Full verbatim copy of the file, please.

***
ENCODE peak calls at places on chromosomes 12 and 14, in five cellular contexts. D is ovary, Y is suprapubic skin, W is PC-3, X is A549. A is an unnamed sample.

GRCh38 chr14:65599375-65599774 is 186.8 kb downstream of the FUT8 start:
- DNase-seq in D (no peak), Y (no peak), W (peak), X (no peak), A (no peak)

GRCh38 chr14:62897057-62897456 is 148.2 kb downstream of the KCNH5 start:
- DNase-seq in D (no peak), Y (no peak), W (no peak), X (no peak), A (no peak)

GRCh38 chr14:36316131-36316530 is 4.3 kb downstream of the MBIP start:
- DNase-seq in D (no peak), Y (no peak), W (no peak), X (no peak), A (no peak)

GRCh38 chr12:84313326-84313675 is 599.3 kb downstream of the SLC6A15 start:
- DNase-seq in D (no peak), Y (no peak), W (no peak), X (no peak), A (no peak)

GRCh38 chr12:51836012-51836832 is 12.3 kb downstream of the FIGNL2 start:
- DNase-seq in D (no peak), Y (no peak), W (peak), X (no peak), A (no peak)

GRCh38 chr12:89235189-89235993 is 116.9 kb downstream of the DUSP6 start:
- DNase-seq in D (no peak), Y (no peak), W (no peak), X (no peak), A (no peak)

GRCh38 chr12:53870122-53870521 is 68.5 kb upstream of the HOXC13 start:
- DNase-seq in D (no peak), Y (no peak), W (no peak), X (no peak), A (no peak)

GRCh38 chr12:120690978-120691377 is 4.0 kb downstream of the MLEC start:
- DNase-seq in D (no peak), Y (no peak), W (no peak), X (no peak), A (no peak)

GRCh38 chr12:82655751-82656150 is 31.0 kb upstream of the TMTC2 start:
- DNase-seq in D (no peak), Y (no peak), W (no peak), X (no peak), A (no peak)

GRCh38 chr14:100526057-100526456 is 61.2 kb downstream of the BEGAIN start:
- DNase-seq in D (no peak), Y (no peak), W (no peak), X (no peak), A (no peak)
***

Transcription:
ENCODE peak calls at places on chromosomes 12 and 14, in five cellular contexts. D is ovary, Y is suprapubic skin, W is PC-3, X is A549. A is an unnamed sample.

GRCh38 chr14:65599375-65599774 is 186.8 kb downstream of the FUT8 start:
- DNase-seq in D (no peak), Y (no peak), W (peak), X (no peak), A (no peak)

GRCh38 chr14:62897057-62897456 is 148.2 kb downstream of the KCNH5 start:
- DNase-seq in D (no peak), Y (no peak), W (no peak), X (no peak), A (no peak)

GRCh38 chr14:36316131-36316530 is 4.3 kb downstream of the MBIP start:
- DNase-seq in D (no peak), Y (no peak), W (no peak), X (no peak), A (no peak)

GRCh38 chr12:84313326-84313675 is 599.3 kb downstream of the SLC6A15 start:
- DNase-seq in D (no peak), Y (no peak), W (no peak), X (no peak), A (no peak)

GRCh38 chr12:51836012-51836832 is 12.3 kb downstream of the FIGNL2 start:
- DNase-seq in D (no peak), Y (no peak), W (peak), X (no peak), A (no peak)

GRCh38 chr12:89235189-89235993 is 116.9 kb downstream of the DUSP6 start:
- DNase-seq in D (no peak), Y (no peak), W (no peak), X (no peak), A (no peak)

GRCh38 chr12:53870122-53870521 is 68.5 kb upstream of the HOXC13 start:
- DNase-seq in D (no peak), Y (no peak), W (no peak), X (no peak), A (no peak)

GRCh38 chr12:120690978-120691377 is 4.0 kb downstream of the MLEC start:
- DNase-seq in D (no peak), Y (no peak), W (no peak), X (no peak), A (no peak)

GRCh38 chr12:82655751-82656150 is 31.0 kb upstream of the TMTC2 start:
- DNase-seq in D (no peak), Y (no peak), W (no peak), X (no peak), A (no peak)

GRCh38 chr14:100526057-100526456 is 61.2 kb downstream of the BEGAIN start:
- DNase-seq in D (no peak), Y (no peak), W (no peak), X (no peak), A (no peak)